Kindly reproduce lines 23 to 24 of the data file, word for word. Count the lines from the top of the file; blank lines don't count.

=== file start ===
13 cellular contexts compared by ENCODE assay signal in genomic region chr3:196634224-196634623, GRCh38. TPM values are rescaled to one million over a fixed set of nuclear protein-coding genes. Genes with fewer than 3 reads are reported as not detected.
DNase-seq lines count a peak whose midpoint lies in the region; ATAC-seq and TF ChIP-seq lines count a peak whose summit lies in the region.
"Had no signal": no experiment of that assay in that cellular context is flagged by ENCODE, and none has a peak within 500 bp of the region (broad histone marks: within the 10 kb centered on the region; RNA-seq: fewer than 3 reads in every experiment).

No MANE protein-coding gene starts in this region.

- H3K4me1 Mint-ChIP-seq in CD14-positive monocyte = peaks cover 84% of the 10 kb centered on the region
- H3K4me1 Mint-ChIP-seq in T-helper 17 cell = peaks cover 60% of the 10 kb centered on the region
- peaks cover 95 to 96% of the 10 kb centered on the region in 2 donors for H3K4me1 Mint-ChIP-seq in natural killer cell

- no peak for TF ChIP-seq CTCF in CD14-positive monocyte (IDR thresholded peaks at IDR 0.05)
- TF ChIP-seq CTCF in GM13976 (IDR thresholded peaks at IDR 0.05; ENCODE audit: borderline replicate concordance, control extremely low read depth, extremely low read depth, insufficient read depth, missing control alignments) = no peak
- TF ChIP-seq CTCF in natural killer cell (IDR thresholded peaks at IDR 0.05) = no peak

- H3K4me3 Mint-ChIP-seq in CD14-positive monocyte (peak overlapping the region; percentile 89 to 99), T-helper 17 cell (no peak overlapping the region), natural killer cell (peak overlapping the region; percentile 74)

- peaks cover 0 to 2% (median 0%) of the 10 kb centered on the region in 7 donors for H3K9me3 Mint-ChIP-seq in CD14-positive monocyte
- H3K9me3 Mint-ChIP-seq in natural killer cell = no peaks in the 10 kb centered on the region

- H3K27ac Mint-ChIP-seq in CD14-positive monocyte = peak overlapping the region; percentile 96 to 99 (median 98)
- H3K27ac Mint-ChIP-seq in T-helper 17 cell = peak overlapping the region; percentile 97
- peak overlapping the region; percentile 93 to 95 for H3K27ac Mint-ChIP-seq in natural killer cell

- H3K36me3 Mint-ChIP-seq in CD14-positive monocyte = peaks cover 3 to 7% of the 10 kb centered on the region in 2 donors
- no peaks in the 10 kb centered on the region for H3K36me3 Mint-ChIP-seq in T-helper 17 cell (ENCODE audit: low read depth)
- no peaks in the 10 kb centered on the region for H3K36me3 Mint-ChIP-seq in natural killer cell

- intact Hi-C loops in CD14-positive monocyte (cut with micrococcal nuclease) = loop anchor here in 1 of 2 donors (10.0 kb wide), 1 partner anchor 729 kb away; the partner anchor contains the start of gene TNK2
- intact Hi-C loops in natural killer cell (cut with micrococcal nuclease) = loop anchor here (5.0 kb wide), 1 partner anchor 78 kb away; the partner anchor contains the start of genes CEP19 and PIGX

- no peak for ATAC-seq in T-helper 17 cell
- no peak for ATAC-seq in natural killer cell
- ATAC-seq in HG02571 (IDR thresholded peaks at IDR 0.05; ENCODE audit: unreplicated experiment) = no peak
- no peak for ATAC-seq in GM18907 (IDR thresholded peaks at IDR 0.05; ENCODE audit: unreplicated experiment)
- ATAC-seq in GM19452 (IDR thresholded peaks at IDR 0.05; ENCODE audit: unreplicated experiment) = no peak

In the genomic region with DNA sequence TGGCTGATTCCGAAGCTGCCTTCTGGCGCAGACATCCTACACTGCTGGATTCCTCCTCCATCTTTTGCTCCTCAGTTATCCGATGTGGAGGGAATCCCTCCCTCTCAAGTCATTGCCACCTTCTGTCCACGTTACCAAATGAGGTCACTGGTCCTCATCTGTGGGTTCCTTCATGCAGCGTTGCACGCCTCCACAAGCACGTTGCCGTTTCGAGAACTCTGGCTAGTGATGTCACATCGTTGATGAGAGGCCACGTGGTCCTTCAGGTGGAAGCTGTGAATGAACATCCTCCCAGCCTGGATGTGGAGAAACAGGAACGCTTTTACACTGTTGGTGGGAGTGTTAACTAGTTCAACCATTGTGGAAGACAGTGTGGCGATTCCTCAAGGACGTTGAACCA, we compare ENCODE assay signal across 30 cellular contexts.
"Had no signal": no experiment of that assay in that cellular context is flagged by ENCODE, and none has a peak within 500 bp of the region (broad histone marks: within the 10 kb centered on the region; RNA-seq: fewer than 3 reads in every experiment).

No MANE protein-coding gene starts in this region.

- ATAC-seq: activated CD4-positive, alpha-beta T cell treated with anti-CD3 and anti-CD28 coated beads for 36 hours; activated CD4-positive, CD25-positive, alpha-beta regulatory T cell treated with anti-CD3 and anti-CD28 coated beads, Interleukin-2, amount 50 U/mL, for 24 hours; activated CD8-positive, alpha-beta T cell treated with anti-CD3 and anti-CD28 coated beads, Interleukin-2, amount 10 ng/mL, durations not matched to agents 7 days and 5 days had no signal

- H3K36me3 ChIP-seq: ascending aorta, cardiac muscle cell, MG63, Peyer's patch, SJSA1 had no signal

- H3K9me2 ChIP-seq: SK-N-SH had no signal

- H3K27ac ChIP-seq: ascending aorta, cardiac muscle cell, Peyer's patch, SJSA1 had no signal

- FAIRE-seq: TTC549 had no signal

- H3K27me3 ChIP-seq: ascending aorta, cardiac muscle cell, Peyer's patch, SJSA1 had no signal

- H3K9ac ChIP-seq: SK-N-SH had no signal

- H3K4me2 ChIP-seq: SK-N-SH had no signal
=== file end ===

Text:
- no peak for ATAC-seq in natural killer cell
- ATAC-seq in HG02571 (IDR thresholded peaks at IDR 0.05; ENCODE audit: unreplicated experiment) = no peak